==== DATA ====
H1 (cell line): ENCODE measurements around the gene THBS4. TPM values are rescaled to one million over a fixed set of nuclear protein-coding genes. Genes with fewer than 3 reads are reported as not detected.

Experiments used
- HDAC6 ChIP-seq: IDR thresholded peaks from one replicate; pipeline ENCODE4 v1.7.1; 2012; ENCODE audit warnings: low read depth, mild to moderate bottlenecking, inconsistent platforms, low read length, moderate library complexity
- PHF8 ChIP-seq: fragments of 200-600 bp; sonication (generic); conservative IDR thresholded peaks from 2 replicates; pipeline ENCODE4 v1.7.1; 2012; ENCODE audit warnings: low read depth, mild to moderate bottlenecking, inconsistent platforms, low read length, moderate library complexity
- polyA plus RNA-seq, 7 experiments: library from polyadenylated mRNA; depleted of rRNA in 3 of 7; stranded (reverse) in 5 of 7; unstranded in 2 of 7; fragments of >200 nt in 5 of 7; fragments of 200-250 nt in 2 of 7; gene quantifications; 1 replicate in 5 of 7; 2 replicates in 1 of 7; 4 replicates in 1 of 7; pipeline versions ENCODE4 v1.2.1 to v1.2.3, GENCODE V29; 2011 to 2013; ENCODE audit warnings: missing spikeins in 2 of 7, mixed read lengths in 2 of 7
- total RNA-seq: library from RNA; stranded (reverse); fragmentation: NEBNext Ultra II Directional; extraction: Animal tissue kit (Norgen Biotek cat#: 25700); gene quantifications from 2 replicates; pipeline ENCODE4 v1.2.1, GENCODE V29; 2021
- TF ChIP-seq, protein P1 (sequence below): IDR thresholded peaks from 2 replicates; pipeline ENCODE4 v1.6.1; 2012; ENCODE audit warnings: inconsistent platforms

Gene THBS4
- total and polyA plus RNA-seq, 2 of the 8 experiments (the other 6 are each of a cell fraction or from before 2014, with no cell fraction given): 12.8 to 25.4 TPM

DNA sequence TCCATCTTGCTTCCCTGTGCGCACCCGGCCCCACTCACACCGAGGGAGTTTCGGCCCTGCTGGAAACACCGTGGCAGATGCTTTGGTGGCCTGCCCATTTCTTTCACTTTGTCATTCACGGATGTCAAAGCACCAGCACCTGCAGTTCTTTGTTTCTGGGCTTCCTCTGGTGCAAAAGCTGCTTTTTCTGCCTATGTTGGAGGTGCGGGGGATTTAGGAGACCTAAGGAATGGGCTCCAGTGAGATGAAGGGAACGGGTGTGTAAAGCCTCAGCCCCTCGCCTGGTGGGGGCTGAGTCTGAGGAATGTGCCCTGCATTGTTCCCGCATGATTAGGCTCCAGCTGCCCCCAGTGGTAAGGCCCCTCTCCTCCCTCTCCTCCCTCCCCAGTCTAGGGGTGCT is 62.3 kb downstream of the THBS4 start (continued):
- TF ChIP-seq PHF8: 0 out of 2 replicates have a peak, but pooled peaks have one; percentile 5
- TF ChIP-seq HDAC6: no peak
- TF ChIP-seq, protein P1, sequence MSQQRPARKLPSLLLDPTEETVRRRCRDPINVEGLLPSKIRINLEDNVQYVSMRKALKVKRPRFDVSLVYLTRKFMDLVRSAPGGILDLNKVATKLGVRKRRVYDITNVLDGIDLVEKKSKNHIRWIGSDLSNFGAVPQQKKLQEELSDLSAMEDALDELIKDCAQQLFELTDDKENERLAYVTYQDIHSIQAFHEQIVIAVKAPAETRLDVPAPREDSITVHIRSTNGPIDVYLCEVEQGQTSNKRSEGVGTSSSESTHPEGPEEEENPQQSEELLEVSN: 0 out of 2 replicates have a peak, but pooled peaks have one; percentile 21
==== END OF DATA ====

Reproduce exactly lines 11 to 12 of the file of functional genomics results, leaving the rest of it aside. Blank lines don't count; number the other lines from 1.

- TF ChIP-seq PHF8: 0 out of 2 replicates have a peak, but pooled peaks have one; percentile 5
- TF ChIP-seq HDAC6: no peak